We use force on certain occasions to take what we want. We supposedly helped many people by going to Iraq, but many feel that we were there for selfish reasons. We drove the Native Americans off their land, and killed thousands and thousands of them, to acquire land. We waste and throw away food, and people have no food in other countries. Most of the meals served in this country do not even get eaten all the way. Many times it is because our portions are so big, and many times it is because people are wasteful.
There is no rule book or law saying how to allocate your resources or your power. Many people believe in the term “survival of the fittest.” Charles Darwin stated this as the process of natural selection. Nature selects the best adapted varieties to survive and to reproduce. If you view the world this way, it is acceptable for some people in our culture to have a lot, and some have nothing. It is all right that we are the most powerful nation so we can make the decisions that benefit our country the most. Since the white settlers in the 1800’s were more powerful than the Indians, they should take their land.
This explains why species evolve and change over time. Many people feel that these changes are a good thing. It is possible that the stories told by Black Elk have been altered since his story was passed down for so many years. Any text that has been through the process that Black Elk Speaks has raises questions of authenticity.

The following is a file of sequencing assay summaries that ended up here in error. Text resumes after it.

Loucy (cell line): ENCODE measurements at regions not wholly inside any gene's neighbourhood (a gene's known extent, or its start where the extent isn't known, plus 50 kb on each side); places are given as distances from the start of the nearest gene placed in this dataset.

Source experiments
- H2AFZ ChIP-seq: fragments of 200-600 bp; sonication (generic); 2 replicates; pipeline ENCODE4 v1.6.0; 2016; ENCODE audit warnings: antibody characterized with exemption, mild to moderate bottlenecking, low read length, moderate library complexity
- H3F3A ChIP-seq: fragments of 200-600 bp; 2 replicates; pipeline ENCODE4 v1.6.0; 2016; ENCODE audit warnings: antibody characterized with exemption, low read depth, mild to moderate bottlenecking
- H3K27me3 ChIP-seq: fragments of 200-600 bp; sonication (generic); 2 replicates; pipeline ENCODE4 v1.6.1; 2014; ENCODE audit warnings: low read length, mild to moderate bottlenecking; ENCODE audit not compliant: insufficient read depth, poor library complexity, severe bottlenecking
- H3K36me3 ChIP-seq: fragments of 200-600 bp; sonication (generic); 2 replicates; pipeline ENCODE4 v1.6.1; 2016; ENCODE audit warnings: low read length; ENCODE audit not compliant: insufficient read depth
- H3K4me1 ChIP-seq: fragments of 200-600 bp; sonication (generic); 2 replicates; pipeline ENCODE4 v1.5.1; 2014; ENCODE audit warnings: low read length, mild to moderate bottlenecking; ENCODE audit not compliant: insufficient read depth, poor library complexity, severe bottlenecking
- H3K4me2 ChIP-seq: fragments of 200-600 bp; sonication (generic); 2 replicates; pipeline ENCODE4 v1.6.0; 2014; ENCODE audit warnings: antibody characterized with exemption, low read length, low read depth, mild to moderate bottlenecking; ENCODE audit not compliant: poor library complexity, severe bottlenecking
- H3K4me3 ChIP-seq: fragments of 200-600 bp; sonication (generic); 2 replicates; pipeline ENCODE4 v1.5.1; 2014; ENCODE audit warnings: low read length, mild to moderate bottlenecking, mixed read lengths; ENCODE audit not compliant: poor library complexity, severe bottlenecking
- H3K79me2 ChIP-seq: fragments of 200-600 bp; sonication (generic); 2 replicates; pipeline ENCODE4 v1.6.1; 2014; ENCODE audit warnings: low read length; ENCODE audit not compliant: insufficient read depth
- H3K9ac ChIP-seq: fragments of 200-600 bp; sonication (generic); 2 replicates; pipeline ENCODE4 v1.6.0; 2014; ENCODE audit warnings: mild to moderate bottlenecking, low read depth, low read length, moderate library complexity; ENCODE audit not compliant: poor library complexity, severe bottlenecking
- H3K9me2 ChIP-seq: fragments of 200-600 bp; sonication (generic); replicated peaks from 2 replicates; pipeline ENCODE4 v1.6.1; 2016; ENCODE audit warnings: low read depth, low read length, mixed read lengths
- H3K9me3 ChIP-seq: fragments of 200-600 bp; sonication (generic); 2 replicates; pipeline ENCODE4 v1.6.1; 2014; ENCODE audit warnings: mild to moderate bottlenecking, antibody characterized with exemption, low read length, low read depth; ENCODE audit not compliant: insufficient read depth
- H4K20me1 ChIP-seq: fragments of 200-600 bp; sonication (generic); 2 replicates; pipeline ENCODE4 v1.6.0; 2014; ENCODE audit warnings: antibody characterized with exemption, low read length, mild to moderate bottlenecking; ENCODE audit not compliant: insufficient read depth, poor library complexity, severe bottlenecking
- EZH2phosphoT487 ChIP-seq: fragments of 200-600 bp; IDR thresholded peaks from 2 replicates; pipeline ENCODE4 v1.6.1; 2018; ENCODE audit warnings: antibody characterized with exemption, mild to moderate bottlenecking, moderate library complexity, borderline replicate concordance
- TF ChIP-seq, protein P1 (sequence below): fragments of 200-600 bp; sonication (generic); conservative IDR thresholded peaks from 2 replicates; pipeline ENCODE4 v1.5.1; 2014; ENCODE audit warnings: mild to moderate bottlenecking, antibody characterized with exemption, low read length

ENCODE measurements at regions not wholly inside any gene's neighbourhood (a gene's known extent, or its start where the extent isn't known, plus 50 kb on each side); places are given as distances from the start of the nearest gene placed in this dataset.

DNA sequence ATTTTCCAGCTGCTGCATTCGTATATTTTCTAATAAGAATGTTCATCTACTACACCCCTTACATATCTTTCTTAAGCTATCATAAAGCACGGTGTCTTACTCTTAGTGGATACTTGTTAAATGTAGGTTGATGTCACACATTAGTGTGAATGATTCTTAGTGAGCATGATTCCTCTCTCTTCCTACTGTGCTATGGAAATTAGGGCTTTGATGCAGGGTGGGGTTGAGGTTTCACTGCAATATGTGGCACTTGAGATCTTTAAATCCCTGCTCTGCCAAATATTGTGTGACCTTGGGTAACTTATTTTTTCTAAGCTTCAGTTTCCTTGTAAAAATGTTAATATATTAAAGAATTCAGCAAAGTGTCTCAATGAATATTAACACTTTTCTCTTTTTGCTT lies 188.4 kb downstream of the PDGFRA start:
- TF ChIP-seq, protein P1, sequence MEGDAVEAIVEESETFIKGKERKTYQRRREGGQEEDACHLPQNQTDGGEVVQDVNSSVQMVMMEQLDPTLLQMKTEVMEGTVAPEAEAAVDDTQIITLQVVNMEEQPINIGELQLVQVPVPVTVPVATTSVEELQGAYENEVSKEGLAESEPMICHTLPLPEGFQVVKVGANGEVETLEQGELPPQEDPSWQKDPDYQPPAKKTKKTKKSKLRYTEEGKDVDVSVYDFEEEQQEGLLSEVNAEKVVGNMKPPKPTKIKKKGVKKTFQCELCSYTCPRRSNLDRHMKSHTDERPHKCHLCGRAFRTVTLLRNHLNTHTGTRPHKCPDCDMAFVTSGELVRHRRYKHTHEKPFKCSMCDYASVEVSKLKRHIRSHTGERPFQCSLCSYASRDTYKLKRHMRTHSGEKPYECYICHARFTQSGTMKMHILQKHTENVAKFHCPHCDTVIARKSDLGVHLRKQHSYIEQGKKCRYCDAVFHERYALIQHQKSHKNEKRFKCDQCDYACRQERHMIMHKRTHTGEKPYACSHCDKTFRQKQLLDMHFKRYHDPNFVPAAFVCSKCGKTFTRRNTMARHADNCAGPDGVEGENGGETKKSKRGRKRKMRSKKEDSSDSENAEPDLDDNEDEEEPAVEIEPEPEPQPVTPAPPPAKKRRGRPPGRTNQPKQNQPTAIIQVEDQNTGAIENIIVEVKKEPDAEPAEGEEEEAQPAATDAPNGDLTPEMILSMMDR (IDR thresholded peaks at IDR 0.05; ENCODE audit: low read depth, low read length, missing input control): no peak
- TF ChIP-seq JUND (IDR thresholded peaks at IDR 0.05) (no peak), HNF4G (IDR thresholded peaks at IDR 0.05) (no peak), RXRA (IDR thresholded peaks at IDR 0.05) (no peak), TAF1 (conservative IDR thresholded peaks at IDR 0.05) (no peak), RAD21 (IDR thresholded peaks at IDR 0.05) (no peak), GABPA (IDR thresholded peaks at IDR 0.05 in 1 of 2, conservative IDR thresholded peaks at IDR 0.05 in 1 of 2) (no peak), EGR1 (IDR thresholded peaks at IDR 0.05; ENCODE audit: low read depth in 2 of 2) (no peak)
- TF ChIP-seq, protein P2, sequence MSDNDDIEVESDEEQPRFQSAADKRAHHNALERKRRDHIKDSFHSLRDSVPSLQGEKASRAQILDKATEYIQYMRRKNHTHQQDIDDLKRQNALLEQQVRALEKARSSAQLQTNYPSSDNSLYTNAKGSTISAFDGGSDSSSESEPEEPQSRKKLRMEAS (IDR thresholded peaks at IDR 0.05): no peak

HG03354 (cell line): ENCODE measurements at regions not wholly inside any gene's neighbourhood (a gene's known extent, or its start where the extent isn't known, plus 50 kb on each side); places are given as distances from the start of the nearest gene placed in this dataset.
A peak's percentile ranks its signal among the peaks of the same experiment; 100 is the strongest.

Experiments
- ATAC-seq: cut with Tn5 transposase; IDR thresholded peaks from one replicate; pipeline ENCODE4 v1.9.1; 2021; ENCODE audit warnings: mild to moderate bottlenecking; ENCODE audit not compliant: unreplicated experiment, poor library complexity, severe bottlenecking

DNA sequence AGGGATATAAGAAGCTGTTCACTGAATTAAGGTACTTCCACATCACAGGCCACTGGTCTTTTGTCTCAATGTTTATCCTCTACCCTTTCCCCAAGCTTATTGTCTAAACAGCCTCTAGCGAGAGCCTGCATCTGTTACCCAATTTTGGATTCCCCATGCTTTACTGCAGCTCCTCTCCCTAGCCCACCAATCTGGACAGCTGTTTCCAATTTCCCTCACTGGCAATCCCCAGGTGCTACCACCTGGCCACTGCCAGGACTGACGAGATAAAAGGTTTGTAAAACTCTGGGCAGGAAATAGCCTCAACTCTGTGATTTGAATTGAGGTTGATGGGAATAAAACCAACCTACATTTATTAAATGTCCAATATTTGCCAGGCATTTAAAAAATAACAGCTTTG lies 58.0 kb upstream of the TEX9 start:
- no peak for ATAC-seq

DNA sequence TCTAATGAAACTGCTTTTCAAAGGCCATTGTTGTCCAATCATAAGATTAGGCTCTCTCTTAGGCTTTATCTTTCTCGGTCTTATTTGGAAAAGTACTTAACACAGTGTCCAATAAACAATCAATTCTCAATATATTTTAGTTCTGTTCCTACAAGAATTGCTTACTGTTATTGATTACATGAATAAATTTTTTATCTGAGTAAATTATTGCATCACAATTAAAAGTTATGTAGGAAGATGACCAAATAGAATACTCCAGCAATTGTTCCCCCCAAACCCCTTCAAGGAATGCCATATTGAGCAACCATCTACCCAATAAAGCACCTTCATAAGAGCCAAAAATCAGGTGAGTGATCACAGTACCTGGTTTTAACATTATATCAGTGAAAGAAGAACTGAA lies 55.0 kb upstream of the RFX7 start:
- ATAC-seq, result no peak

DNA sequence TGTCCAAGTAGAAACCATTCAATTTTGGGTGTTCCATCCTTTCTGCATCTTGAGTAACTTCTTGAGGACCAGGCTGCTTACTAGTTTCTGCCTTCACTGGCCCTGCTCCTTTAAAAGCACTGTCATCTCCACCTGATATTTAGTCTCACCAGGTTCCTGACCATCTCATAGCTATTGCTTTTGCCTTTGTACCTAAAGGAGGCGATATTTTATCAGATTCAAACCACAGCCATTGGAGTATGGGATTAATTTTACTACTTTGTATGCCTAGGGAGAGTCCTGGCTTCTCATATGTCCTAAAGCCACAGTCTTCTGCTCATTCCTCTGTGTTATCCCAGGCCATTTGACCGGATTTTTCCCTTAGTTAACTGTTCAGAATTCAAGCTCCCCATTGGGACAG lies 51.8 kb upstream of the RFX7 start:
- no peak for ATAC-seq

There is no right or wrong on how people or cultures should live. If greed is a part of human nature, than we act as normal human beings. Everyone is different on how they view the world. While I feel that it is impossible for our society today to live as the Native Americans did, I believe that it is possible to be more aware of what we have, and how fortunate we are. I believe it is possible to incorporate some of the ideas and ways of life that Black Elk discussed into our society today. This is feasible on a domestic and global level.
Why people do not stop eating junk food? ‘’Junk food A high-calorie food that is low in nutritional value.’’(Unknown). For better or for worse is now available all over the world. We see it almost everywhere, like when we go to the grocery, stores, Junk-Food restaurants, on television, etc. usually looking very tempting, appealing and desirable for people to buy it. According to Dupel Francine ( ...
Bibliography American Political Thought-Dol beare, Kenneth and Cummings, Michael Copyright 2004 by CQ press.